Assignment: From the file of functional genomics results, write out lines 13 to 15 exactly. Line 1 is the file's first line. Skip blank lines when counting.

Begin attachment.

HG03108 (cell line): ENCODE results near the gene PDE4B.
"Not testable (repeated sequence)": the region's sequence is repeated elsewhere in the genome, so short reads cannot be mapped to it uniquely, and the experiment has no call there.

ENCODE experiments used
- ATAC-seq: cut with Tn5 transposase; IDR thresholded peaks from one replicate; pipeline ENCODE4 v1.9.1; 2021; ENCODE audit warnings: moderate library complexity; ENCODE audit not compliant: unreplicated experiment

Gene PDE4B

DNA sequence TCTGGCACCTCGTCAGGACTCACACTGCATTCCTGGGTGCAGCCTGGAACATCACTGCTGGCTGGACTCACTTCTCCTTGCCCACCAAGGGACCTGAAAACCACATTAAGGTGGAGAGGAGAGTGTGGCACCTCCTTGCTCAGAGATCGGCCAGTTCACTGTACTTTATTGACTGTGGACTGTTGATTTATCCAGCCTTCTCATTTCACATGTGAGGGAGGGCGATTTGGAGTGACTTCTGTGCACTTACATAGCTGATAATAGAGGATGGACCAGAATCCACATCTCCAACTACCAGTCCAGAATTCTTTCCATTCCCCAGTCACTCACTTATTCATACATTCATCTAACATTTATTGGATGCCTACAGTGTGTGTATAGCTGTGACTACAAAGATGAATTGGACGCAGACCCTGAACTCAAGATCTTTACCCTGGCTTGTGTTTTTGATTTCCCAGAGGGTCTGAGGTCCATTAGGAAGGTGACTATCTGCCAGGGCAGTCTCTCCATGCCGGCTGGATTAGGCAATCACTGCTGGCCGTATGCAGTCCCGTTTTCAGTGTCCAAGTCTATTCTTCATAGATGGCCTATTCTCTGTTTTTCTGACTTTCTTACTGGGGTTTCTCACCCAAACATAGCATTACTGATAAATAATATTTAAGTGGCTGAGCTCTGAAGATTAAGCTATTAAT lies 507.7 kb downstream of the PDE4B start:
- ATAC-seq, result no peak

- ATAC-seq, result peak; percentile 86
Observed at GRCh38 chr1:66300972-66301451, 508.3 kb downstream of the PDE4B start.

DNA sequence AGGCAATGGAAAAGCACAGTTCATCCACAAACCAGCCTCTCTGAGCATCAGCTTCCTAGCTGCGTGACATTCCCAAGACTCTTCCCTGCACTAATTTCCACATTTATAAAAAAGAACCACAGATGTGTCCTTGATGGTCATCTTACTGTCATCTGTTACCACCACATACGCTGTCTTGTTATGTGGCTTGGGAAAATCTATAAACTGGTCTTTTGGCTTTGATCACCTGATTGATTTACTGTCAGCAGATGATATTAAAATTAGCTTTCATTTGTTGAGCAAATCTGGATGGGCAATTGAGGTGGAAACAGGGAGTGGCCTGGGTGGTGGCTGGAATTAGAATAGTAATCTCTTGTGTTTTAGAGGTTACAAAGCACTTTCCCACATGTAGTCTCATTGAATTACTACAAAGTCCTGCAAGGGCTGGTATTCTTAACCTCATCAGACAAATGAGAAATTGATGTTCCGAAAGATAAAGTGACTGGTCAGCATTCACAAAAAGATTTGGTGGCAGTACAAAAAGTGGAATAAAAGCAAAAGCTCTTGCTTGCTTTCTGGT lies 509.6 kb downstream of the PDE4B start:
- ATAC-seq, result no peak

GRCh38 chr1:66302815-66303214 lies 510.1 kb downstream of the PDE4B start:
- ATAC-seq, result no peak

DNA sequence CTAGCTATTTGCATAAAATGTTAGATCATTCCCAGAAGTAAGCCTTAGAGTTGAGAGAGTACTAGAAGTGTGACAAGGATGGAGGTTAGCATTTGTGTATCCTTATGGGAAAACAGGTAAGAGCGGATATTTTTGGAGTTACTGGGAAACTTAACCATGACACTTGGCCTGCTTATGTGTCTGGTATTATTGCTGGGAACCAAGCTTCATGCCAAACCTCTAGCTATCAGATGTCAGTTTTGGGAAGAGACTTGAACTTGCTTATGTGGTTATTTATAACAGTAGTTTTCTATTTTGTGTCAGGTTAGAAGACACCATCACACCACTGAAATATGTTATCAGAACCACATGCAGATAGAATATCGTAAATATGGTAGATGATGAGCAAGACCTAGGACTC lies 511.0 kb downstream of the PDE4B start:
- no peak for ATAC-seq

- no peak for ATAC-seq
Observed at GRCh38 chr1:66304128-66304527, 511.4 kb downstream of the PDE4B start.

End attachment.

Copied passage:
- ATAC-seq, result no peak

DNA sequence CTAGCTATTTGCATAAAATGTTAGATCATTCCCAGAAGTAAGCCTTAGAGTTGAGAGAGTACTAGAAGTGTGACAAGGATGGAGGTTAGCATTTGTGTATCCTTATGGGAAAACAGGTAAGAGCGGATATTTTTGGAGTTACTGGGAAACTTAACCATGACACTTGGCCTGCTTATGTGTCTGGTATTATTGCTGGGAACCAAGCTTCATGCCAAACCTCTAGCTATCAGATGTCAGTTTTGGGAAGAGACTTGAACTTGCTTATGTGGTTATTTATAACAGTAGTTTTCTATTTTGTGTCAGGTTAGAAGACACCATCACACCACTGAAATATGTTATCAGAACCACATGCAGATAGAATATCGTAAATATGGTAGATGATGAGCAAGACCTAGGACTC lies 511.0 kb downstream of the PDE4B start:
- no peak for ATAC-seq